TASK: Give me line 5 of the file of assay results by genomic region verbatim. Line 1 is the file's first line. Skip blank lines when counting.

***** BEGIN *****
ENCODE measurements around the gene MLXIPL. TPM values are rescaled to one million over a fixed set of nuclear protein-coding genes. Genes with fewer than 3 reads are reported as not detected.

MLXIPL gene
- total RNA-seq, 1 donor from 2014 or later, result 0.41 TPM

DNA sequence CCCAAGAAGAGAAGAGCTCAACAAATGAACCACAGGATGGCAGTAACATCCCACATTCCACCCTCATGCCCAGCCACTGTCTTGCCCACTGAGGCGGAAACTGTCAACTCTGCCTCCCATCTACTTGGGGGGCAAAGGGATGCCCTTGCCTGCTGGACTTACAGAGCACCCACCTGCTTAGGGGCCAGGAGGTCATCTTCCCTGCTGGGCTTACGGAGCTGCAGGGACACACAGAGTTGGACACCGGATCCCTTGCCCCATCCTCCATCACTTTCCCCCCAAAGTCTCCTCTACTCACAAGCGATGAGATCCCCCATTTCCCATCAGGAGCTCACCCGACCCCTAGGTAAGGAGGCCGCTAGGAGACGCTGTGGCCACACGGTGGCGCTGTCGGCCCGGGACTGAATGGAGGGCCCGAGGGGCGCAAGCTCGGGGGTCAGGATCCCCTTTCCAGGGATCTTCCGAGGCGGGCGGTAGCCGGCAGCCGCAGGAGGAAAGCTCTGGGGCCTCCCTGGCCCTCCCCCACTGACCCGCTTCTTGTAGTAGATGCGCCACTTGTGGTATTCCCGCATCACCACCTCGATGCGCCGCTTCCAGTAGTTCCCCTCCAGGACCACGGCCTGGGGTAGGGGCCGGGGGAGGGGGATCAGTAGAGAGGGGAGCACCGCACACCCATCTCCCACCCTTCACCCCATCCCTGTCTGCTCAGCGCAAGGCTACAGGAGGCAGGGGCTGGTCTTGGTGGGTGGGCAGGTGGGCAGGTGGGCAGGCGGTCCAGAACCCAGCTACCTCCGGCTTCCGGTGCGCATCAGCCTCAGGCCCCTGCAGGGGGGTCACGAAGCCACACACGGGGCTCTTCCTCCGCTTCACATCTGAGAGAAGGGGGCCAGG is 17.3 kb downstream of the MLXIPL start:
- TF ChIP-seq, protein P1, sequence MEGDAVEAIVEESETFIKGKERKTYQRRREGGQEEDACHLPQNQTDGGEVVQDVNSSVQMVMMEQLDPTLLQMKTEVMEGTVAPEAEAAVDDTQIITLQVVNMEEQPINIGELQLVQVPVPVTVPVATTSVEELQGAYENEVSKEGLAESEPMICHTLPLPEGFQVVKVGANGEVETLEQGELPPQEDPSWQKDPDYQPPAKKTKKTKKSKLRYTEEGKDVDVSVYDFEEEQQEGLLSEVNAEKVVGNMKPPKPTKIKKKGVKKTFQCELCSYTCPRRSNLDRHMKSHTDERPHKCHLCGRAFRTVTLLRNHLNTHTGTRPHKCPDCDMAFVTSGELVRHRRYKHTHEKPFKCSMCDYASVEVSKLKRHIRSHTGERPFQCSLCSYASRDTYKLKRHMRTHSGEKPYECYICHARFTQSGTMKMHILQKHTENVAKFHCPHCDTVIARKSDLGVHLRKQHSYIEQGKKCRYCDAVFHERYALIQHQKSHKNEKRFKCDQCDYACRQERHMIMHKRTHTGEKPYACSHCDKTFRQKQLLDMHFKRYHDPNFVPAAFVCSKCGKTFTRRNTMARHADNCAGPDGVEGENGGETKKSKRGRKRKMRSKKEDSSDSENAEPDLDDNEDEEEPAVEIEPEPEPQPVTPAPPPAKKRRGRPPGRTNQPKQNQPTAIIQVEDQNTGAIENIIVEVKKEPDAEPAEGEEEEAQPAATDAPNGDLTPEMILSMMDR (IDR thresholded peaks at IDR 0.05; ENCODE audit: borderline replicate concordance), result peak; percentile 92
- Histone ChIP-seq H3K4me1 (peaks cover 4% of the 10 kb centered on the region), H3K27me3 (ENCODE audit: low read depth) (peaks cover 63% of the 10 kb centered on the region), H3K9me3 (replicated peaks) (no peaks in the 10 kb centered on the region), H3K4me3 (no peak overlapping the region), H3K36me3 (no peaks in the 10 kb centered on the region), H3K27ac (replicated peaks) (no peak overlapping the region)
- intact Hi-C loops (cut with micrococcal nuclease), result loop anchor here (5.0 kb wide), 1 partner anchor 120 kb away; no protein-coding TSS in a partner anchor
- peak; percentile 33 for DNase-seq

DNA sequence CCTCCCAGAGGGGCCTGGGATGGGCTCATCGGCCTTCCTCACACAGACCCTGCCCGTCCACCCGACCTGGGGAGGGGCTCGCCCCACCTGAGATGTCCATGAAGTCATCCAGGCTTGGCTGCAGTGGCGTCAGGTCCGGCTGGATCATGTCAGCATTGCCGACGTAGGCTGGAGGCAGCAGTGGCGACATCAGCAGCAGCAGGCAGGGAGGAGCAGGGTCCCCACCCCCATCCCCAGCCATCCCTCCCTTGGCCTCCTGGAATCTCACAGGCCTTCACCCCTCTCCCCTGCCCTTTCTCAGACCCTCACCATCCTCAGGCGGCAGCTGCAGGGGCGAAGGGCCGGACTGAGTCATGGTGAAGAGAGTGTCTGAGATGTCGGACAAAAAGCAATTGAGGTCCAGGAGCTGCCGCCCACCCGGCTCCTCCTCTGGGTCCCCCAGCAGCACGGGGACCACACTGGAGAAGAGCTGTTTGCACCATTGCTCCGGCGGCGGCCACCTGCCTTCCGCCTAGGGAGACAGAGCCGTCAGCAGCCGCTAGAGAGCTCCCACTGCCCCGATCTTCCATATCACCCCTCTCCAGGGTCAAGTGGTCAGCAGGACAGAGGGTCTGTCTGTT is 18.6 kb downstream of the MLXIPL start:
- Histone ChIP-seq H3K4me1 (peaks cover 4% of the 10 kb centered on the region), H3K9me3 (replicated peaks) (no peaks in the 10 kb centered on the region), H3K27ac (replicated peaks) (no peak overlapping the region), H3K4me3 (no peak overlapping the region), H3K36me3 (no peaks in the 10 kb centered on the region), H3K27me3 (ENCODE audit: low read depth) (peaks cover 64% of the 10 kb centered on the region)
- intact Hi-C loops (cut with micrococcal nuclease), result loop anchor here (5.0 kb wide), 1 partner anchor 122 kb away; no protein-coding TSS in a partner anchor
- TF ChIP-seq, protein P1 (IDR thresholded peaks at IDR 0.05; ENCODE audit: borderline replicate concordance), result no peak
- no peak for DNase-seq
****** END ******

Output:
- TF ChIP-seq, protein P1, sequence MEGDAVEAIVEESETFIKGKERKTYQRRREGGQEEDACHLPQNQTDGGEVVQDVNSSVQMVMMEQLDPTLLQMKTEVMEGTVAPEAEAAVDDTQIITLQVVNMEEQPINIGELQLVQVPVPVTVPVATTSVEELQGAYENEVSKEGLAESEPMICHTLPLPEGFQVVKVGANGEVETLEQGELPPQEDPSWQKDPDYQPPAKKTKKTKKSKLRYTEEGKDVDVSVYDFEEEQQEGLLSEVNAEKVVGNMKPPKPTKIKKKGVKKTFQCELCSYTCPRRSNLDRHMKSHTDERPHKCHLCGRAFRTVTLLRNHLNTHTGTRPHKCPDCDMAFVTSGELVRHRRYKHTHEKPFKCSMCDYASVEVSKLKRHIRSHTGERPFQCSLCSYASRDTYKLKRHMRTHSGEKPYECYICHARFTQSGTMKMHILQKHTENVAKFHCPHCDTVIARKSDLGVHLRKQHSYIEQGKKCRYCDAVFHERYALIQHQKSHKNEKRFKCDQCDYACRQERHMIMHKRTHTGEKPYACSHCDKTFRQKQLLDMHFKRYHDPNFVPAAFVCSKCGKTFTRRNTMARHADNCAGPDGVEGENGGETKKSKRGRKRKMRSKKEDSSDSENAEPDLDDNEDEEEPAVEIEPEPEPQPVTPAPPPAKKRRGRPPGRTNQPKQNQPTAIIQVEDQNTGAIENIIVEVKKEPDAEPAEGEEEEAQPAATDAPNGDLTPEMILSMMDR (IDR thresholded peaks at IDR 0.05; ENCODE audit: borderline replicate concordance), result peak; percentile 92